Sometimes I'll be in a fight with someone, and I'll get an email from them. I dread opening that email.  I'll feel sick inside. Why?  The email isn't going to blow up.  I'm not facing a gun, or a shark that's going to eat my arms. I'm facing words.

I'm tempted to say that some words are worse than a shark bite, but saying that might be a bit premature. I should probably wait until I've donated parts of my body to a shark's lunch.  Then I can compare the two.

9. Remembered a teacher I worked with at a preschool.  Her daughter was crying, and she refused to give her any comfort.  I forgot her exact explanation, but it was something along the lines of believing the only real pain was physical pain.   If you get stung by a bee, that's worthy of compassion.   If your friend gives you the silent treatment, that's not real pain.   I remember thinking that I'd probably feel the opposite.   Physical pain is bad, but I think emotional pain is often worse.   Hopefully, this teacher/mother wasn't too extreme in her beliefs.   Maybe she ignored mild emotional upsets, but would give comfort for the big ones. She seemed fairly nice, so I can't imagine her being that cold-hearted.       

10. Bought eggs from the neighbors!  We know they're truly free range because we see the hens roaming around.  The only thing is I asked Tim, on the walk over, why they have hens.   He said they said they had been raising them to send to the Philippines for cockfighting, but they ended up not going through with it.   I hope they've really changed their mind about that.  I don't want to support factory farms. I also don't want to support cockfighting.

11. Talked to Tim about the eggs and the ethics. He made me feel better, because he reminded me that although they had wicked plans, they didn't go through with it.   They didn't sell the chickens off into the cockfighting business.  That could have been just to avoid legal issues, because it's illegal in America.  But they could have also sold the chickens to a factory farm or had them killed.   They could have found some reason to get rid of them.  And instead they're keeping them and taking care of them.  It's probably okay. I hope!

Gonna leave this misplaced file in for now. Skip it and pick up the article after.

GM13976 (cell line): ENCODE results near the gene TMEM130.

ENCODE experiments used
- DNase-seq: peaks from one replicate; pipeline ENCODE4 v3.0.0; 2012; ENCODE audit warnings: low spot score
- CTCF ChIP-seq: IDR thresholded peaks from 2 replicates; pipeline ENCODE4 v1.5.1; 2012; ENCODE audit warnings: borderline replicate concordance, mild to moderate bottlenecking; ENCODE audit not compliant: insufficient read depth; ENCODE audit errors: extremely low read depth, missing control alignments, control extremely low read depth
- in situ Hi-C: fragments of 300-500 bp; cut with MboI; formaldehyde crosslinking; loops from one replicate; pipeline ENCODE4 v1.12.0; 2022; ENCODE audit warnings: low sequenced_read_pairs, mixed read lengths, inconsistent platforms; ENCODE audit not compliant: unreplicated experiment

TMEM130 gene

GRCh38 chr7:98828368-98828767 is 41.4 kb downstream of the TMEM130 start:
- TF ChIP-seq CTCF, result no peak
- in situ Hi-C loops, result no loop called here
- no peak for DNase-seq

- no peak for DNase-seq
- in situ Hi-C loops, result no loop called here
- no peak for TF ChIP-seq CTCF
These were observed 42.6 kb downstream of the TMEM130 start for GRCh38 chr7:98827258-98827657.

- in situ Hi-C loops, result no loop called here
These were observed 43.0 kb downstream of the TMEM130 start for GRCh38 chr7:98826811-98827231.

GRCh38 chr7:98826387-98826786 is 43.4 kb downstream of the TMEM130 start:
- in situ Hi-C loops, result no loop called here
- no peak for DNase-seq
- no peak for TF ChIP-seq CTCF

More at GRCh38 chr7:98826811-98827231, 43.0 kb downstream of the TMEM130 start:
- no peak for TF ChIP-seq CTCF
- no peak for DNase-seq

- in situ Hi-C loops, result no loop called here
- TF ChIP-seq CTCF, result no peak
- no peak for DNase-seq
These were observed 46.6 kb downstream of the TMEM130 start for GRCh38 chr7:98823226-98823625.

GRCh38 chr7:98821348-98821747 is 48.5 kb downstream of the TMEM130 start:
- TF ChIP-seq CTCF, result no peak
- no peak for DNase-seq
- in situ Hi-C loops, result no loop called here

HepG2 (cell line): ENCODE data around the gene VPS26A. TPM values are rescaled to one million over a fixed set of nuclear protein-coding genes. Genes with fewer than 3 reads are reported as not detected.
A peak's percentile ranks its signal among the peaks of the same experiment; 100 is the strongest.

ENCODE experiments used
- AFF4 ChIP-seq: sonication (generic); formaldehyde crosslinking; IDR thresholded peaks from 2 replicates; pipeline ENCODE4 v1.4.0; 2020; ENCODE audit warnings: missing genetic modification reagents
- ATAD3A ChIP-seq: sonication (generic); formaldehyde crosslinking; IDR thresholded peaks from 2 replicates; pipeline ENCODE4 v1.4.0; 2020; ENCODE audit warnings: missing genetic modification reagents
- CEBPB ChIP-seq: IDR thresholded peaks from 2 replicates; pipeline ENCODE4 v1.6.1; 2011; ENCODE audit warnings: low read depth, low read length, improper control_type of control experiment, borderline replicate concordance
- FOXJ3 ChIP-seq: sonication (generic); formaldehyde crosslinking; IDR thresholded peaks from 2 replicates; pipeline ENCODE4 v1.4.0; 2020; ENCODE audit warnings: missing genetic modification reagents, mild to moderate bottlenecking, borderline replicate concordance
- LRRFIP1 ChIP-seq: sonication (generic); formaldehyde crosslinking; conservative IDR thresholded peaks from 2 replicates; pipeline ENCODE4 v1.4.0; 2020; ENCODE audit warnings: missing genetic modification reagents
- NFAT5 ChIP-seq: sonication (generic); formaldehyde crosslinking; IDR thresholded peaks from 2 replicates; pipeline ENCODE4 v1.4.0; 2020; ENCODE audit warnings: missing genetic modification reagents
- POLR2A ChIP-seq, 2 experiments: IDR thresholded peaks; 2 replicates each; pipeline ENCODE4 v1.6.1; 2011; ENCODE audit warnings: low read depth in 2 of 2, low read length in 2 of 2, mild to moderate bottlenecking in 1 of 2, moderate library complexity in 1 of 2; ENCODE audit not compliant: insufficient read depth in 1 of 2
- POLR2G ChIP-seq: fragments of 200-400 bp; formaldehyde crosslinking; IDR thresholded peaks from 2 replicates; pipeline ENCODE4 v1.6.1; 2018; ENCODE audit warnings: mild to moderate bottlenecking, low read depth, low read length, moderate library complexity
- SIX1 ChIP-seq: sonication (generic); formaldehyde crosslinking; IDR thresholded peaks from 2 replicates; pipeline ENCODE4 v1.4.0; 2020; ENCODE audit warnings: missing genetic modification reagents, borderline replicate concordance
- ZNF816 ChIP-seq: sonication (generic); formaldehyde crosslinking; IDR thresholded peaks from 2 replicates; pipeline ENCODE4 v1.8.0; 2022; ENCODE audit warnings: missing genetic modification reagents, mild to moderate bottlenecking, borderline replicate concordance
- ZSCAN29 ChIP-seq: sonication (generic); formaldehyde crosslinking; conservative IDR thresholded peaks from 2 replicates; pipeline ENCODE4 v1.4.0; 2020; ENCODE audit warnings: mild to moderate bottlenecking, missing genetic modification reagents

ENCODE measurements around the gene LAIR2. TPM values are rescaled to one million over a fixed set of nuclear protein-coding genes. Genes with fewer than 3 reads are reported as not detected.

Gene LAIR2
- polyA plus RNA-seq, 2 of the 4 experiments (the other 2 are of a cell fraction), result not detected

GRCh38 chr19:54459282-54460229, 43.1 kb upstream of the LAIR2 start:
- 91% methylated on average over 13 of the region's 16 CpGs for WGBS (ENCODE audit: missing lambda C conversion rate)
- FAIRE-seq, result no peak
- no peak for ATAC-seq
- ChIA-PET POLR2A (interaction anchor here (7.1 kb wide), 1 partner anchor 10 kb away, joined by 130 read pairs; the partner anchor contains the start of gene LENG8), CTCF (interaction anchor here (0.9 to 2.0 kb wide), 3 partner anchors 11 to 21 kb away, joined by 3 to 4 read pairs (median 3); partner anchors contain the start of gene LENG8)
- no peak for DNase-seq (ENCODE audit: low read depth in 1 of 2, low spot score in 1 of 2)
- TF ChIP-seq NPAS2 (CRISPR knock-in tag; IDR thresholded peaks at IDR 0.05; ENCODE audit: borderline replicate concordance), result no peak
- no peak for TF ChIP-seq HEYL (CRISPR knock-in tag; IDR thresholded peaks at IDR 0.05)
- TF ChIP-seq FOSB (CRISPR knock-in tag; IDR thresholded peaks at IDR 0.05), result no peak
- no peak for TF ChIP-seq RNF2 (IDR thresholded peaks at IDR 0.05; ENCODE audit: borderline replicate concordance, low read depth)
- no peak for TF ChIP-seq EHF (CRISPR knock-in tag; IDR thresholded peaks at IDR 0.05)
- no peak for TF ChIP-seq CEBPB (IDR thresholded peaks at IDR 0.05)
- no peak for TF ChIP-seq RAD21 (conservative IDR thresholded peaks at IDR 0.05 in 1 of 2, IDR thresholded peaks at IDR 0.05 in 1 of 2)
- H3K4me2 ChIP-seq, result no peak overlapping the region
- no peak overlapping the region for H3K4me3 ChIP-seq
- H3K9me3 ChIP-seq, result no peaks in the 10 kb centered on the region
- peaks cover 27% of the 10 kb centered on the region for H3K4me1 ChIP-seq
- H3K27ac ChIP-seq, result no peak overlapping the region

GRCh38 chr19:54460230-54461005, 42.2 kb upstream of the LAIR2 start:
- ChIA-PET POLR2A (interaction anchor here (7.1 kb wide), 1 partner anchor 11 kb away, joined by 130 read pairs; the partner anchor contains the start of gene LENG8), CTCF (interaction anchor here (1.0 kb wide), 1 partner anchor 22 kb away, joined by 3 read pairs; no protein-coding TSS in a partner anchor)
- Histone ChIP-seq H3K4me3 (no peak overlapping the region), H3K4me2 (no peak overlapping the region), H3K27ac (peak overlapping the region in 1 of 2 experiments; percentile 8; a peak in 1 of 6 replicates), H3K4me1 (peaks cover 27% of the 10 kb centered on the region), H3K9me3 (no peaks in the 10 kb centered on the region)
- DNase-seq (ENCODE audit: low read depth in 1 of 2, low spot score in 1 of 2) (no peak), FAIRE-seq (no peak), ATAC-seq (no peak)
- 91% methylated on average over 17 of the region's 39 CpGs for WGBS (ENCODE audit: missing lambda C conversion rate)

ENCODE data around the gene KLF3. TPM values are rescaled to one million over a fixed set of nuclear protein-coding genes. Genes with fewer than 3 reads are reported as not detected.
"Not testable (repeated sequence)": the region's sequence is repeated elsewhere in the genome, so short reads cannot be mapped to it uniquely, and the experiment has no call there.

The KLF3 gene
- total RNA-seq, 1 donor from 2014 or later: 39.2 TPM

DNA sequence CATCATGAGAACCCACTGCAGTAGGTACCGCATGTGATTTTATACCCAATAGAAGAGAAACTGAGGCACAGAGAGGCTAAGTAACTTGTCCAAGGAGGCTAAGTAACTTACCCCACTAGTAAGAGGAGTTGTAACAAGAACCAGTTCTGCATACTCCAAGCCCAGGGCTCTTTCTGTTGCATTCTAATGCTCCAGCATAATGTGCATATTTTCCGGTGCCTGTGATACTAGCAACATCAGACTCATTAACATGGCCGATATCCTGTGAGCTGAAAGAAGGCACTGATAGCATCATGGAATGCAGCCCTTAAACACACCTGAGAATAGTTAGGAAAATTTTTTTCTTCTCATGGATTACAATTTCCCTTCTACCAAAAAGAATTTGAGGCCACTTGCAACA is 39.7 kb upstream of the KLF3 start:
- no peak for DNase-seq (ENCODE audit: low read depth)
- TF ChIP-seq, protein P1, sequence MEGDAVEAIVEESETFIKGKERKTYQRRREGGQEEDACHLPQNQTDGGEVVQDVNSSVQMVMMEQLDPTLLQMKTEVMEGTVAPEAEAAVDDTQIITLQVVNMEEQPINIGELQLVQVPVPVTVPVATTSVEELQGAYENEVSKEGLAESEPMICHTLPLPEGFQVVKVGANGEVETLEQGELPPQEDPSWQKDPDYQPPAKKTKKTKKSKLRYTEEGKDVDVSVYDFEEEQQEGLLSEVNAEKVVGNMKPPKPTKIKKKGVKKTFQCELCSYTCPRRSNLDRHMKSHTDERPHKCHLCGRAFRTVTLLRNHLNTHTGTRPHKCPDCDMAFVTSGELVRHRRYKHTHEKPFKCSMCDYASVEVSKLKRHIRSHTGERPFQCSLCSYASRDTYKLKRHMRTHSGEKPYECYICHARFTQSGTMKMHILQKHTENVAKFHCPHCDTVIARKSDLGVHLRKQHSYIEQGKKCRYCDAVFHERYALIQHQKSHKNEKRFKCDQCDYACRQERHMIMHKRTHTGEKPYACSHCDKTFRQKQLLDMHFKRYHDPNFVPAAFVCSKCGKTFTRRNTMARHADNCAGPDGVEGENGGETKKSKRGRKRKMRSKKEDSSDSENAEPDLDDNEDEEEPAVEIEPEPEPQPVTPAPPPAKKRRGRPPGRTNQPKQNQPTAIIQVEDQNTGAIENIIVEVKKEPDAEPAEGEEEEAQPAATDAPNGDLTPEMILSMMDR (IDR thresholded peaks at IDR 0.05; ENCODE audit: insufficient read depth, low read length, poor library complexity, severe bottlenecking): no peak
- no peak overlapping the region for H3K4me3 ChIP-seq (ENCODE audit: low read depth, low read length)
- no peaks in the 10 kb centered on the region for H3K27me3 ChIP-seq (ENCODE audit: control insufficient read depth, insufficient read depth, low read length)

12. Sickened to read another article about children and eating disorders.  A clinic in New South Wales is seeing more and more young kids who don't want to eat because they're afraid of getting fat.  

One commenter reminds me of my parents.   Mike of Sydney says, You have to be joking surely??....The only eating disorders I see amongst an unhealthy number of kids today is being overweight through inactivity after school and on weekends sitting around playing computer and video games and being in a Supermarket with their equally overweight mothers pushing the tolley stacked full of Chocolates and Biscuits ,Chips and Sugar coated Breakfast Cereals....and lets not miss out on the stop off at McDonalds for some easy lunch before we get into the car outside....Its as simple as that.

Yeah.  That's definitely the attitude in my family.  Getting fat is the eating disorder. Extreme dieting and obsessive exercising is admirable.  If someone starts gaining a a bit of weight, there's need to worry.   If someone stops eating or greatly restricts their eating? No worries!   It's fantastic. In my world, there really is no such thing as being too thin.  

Why can't we face that fact that there's a problem on both ends?  Some people are gaining too much weight, and some people are damaging their bodies by not eating enough.   

The article says,  mothers who skipped meals, embarked on crash diets and visited the gym too often were poor role models for their impressionable children.   That's what Jack was exposed to from the ages of 3.5-5.   I weighed all my food and counted calories.   I weighed myself.  I exercised almost constantly.  I would never sit down.   I would just walk and walk and walk.   I became very thin.    Fortunately, I don't think this has affected Jack too much.  It might be because he's a boy and not a girl; although boys do get eating disorders sometimes.  Maybe things are okay because I stopped it in time, and later modeled better behaviors.   I still exercise a lot, but not obsessively like before.   I have fairly normal eating habits, and I keep a moderately healthy weight.  I'm not fat. I'm not thin.   I'm okay.  

13. Dealt with a lizard tragedy with help from my brother-in-law and moral support from my sister.   It was gross and sad.